ORGAN  GRINDERS'  HINTS and TIPS

If you are an organ grinder, you will find the information on this page invaluable (and interesting as well).  It is filled from top to bottom with some really useful hints and tips for organ grinders.  Why not give them a try next time you are out grinding?
(Before trying out these useful hints and tips for organ grinders,
please see my standard disclaimer notice at the bottom of the page.)

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Here are the really useful hints and tips on this page:

To make your organ front look more interesting and attractive to the public (children in particular) simply remove all the pipes and replace them with party blowers, so as you turn the handle the party blowers move up and down. However, the sound quality may be affected. To solve this problem (if your organ has registers) only put the party blowers on the front rank of melody pipes, so you can still hear the music. For the book playing organ, you can even connect one to the output from the cut-off ventil so you know when to put a new book on.  Nick Williams

Make a complete list of all the music that you have, and paint all the song titles on the front of the organ in white paint.  Make sure you number each title.  Now, the audience can simply shout out the numbers of the tunes they wish to hear.

To avoid injury, always assess the weight and position of the centre of gravity of an organ before trying to lift it.  To assess the weight and the position of the centre of gravity, simply lift it up.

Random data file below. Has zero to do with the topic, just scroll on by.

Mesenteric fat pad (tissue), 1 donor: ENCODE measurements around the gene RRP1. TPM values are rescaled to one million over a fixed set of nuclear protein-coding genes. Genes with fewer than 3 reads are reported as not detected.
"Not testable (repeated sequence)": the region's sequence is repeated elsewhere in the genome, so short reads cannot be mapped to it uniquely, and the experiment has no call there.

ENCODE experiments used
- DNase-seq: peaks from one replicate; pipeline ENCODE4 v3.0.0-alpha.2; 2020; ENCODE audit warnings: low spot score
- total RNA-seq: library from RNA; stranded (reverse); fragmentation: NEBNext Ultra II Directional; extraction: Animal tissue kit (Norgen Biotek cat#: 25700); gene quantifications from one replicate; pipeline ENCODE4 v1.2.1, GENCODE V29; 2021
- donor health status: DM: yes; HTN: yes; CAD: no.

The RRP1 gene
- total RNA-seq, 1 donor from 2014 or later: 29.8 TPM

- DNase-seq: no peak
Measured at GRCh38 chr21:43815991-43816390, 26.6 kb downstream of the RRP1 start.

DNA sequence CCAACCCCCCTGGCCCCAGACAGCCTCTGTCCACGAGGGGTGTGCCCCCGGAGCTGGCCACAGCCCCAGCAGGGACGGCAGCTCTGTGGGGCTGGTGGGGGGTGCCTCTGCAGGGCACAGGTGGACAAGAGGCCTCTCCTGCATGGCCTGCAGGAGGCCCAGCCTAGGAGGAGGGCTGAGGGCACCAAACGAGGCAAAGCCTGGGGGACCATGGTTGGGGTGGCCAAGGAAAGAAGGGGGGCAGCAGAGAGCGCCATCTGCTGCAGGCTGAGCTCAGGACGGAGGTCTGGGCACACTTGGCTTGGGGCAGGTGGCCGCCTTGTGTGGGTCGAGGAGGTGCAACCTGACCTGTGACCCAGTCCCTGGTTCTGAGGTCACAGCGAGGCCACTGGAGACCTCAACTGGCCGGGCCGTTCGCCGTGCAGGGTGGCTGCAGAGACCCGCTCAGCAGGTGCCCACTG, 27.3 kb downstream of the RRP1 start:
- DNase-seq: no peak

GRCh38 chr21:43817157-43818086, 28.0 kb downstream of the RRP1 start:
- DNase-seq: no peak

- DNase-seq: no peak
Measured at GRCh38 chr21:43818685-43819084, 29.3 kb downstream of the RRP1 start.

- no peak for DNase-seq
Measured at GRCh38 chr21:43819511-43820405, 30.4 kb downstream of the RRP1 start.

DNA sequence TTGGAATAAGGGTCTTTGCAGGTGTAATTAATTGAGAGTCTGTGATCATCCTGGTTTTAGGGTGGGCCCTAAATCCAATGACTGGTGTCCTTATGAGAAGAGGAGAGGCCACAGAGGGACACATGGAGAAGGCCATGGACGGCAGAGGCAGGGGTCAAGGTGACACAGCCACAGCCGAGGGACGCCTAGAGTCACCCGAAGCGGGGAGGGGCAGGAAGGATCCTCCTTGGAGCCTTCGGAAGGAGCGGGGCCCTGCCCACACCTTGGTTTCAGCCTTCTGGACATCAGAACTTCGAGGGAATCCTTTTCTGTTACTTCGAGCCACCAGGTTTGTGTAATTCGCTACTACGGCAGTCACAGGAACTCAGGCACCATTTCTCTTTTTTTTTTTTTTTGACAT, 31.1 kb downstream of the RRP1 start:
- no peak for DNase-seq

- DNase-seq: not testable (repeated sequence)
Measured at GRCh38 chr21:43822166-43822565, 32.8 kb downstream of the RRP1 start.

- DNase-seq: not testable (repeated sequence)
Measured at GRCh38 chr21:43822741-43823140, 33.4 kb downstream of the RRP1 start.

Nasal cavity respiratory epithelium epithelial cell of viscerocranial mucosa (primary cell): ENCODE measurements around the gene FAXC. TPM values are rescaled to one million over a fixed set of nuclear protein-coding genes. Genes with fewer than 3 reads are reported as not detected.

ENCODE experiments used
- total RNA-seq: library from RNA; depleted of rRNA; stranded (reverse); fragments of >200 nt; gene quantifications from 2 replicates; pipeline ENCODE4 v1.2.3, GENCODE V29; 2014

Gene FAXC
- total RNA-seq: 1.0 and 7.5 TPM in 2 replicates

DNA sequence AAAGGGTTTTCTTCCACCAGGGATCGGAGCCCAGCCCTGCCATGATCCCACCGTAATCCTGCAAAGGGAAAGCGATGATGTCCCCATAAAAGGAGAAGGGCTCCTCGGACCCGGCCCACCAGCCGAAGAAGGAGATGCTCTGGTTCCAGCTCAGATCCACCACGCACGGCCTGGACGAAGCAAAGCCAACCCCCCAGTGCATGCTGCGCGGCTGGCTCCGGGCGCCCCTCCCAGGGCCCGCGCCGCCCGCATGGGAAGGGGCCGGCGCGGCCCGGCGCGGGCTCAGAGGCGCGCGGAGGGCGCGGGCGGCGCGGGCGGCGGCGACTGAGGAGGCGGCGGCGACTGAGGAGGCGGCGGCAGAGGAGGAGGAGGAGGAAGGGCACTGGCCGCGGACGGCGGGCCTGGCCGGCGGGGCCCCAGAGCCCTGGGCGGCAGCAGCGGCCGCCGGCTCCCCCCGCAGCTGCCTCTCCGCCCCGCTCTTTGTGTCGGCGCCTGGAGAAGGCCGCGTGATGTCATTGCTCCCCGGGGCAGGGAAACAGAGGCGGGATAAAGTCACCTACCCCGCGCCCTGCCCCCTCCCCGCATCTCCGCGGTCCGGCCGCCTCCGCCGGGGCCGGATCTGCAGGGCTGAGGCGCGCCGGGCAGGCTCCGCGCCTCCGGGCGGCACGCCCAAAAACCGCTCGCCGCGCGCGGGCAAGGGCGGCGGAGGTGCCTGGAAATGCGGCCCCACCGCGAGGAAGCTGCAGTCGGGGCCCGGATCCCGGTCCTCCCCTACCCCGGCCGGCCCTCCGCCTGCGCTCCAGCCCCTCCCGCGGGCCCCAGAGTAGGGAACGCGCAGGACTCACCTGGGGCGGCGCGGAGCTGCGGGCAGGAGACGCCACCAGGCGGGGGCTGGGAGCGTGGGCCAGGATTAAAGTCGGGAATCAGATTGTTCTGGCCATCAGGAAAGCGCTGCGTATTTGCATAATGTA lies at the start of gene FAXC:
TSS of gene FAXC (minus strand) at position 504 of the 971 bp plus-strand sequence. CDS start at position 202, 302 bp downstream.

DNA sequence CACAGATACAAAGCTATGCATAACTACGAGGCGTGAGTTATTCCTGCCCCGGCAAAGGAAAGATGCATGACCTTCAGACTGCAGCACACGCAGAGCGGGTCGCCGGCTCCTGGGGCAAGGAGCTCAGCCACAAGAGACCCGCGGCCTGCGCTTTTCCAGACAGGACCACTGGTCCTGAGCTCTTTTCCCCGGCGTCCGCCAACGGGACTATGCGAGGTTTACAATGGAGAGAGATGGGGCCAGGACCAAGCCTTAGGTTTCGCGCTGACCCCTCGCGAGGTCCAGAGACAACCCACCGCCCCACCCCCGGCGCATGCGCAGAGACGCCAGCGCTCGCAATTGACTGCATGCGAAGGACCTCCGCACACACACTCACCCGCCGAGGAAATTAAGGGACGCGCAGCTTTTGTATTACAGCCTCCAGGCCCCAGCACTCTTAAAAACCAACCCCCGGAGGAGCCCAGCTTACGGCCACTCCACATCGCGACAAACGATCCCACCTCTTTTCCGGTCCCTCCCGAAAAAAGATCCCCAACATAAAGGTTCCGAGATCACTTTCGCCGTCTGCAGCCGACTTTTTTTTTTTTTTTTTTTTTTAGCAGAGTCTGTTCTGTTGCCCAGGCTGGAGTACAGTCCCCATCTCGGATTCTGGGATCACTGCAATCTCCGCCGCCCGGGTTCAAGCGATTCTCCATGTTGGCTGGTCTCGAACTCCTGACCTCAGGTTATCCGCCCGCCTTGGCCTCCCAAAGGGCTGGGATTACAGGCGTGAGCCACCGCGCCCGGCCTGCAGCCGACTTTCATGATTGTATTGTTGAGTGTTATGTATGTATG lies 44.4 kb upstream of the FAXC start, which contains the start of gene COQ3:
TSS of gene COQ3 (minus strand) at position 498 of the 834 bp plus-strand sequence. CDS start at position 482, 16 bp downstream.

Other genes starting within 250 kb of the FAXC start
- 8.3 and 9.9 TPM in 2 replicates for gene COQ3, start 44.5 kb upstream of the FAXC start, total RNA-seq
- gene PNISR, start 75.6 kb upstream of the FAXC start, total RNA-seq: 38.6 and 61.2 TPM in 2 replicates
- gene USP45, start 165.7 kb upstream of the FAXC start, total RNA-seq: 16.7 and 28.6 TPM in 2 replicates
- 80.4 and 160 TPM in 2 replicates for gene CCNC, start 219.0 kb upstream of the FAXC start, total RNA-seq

Increase your takings by mounting an old grinding wheel on the crankshaft of the organ.  The audience will be only too pleased to pay you for sharpening their old knives and scissors whilst they enjoy the music.

Get somebody to sit on a chair directly in front of the organ with their ear to the pipes.  Have a pre-arranged signal, so that when the listener hears no music for 5 seconds, he raises his hand above his head.  Whenever this happens you'll know that the music has finished, and it is time to put on another roll or book.  Tell him to lower his hand when the music starts playing again.

Always carry two identical organs around with you.  Then, in the unlikely event that the first one goes wrong, you will be able to continue your performance on the duplicate instrument, thereby avoiding audience disappointment.

Organise a competition for your audience.  Tell them that they have to guess the titles of the music you are playing.  Increase the excitement by offering the organ as a prize to the person who guesses the most tunes.

If you get complaints that your organ is too loud, remove all the pipes from the organ and turn them round so that they face towards the back.  This doesn't make a lot of difference, but every little helps.  Always carry a pot of glue around with you to enable you to glue the pipes back into position again afterwards.

To save money on books and rolls, buy an old piano from an antique shop.  Stand the piano next to the organ and hire a concert pianist to play the piano whilst you turn the handle on the organ.  To avoid the organ music interfering with the pianist, make sure that the bellows are removed from the organ.

If you've ever had air leaks, you will know how difficult they can be to track down.  Try this simple solution:  Place the test roll or book in the organ and start cranking it.  Whilst the music is playing, submerge the whole organ in a tub full of water.  Any air leaks can be easily located simply by watching for bubbles rising in the water.  This trick works for bicycle punctures as well.

To avoid getting bored by playing the same music over and over again, take a portable casette player with you, and a large pair of headphones.  Whilst you are playing the boring music to the audience, you can be dancing along to the greatest hits of Val Doonigan or Max Bygraves.